Horror Icons, by Matt Warren
More than any other movie genre, Horror is built on the power of the single iconic image. A knife raised above a woman in the shower. The cold stare of a matte-white William Shatner mask. A mousy prom queen soaked with blood. Chucky. And no one seems to understand the value of creeptacular tableaux better than the makers of Sinister, one of the best mainstream horror films of the last half-decade.
Sinister sets the bar high right away, opening with an image of brutal violence so artful and well-executed (pun intended) the rest of the film struggles to match it. Luckily, director Scott Derrickson (The Exorcism of Emily Rose) and his co-writer—film critic C. Robert Cargill—have no shortage of inventive ideas for how to murder entire families. Good for them?
Mr. Reliable Ethan Hawke plays Ellison Oswalt, a once-celebrated True Crime author struggling with a new book. It’s been ten years since his last (and only) big hit, Kentucky Blood, and wife Tracy (Juliet Rylance) is growing impatient with their nomadic lifestyle. Ellison has moved them from town-to-town to research various macabre tragedies, alienating the community wherever they go. It doesn’t help that of their two small children, one (Michael Hall D’Addario) is plagued by howling night terrors, and the other (Clare Foley) is such an adorable little movie moppet, you just know Derrickson has something horrible planed for her by the third act.
Unwisely, Ellison moves his unsuspecting brood into a house that was the site of a grisly quintuple homicide. “Tell me we didn’t move in three houses down from another crime scene,” his wife moans. “I promise,” Ellison says, possibly literally swallowing a canary at that very moment. Soon Ellison finds a box in the attic full of super-8 home movies, each one depicting the baroque slaughter of an entire family, spread across different houses all over the country. How are these murders connected? Could the Oswalts be next? And what’s with the spooky dude in the background—a hulking, greasy-haired caveman who looks not unlike undertalented Slipknot guitarist Mick Thompson? Needless to say, Ellison may soon have more to worry about than the crumbling publishing industry.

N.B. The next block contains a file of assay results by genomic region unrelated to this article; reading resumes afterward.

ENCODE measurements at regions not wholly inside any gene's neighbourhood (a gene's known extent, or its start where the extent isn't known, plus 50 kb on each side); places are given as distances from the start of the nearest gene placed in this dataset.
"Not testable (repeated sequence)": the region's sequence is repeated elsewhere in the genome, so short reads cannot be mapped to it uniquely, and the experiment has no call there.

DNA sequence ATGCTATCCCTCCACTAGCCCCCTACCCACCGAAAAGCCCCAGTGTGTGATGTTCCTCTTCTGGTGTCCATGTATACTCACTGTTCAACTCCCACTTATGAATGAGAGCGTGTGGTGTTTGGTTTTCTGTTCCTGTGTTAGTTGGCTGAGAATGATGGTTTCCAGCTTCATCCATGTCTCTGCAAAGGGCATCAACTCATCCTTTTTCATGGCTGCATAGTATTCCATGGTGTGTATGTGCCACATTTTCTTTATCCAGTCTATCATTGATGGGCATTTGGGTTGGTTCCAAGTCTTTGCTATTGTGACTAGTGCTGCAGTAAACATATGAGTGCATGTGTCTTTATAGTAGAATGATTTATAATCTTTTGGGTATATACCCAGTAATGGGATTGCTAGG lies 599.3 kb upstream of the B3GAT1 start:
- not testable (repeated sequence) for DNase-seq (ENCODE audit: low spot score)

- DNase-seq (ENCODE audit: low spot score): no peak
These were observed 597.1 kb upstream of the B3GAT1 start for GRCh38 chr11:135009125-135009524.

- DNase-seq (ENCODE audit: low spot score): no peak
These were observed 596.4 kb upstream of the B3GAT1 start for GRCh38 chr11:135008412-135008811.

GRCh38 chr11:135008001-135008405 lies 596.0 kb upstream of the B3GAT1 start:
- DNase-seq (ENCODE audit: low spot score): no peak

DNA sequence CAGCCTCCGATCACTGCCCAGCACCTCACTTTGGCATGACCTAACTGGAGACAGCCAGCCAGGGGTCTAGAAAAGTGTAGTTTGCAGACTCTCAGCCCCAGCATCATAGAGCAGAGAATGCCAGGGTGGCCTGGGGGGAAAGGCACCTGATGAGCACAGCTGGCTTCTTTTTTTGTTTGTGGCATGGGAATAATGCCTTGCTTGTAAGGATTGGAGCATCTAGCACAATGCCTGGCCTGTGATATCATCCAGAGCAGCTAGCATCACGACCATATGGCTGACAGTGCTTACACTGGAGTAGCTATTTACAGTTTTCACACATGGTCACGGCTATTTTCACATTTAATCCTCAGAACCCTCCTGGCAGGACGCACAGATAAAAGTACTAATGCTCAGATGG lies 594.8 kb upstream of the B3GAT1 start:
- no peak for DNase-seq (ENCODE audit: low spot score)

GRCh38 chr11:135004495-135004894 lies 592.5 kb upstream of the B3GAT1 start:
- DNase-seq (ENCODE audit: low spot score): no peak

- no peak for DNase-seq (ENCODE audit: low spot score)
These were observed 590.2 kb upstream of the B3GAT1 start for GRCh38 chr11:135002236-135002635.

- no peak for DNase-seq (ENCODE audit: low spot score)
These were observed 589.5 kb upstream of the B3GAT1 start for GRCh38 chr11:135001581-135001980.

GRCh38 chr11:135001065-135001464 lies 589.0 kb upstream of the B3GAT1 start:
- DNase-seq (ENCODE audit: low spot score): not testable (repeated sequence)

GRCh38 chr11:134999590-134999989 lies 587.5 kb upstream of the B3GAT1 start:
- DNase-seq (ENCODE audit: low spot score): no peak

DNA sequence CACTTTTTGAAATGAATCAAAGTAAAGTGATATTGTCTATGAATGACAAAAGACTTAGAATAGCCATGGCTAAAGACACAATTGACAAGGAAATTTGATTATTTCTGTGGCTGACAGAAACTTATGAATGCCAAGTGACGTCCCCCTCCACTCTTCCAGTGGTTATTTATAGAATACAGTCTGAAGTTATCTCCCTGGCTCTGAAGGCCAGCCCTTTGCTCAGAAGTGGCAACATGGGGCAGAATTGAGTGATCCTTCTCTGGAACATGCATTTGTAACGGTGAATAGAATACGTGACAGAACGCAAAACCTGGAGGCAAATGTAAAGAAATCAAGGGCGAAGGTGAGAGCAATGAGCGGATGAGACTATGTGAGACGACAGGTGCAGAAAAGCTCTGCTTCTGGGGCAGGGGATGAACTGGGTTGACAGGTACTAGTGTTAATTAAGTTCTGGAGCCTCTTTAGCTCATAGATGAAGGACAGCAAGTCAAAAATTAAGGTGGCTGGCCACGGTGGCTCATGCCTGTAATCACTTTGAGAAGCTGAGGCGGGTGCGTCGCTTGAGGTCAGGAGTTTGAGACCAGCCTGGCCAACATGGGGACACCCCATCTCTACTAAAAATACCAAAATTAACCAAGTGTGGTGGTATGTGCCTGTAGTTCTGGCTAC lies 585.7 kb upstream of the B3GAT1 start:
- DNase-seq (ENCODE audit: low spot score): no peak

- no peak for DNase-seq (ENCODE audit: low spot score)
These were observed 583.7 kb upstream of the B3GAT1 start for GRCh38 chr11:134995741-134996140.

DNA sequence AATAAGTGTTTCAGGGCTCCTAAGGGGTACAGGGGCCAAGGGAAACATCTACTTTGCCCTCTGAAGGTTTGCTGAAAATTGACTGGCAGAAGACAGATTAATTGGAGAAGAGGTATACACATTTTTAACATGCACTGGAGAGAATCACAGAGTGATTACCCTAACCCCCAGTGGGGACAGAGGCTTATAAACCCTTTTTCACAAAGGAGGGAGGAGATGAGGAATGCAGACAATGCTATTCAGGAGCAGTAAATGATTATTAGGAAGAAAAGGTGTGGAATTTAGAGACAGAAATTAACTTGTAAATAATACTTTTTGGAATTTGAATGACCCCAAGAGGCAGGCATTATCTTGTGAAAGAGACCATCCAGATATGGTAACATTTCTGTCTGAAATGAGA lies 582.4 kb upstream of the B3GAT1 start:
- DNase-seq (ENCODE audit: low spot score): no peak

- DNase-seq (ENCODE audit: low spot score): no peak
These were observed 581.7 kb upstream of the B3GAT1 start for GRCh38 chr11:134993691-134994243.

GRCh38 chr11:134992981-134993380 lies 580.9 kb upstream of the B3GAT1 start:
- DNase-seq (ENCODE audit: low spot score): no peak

In its own subtle way, Sinister is every bit as much of a deconstructionist horror movie as this year’s V/H/S and The Cabin in the Woods. The home movies are a clear nod to Found Footage, cleverly incorporating the disreputable subgenre’s undeniably effective visual aesthetic without any of its problematic narrative tropes. Plus, the one-offs give Derrickson plenty of opportunity for nasty, stand-alone scares. You can almost imagine ‘90s horror host (and Matt Warren favorite) Joe Bob Briggs running down the checklist. Gardening Fu? Check. Deck Chair Fu? Check. Lawnmower Fu? Check. Not one, but two (2) instances of Egregious Exposition Delivered by a Literally Skyped-In Vincent D’Onofrio, Who’s Pasty Pixilated Orb of a Head Looks Like Nothing So Much as a Fleshy Zeppelin Hovering Over a Swath of Fruit-Pie Enriched Grassland? Check, check, and check.
Sinister’s only fumble is that it doesn’t reach much of a climax. But the film’s rules and internal logic are so clear and consistent that its ending feels not just inevitable, but predestined. It’s as much of a closed ecosystem as anything in Looper. I also appreciated the film’s use of technology, which was both tasteful and realistic (lacking a flashlight, Ellison uses an iPhone screen to investigate a darkened attic.) And Sinister ranks high in the Macbook Usage Verisimilitude Hall of Fame, right alongside David Fincher’s Girl with a Dragon Tattoo and Jason Reitman’s Young Adult.
You wouldn’t think a good scary movie is too much to ask for from Hollywood, and Sinister is an example of the genre done right—despite the fact that it heavily implies that anyone watching it is damned with an infernal Sumerian blood curse. Luckily in Sinister’s case, it’s worth it.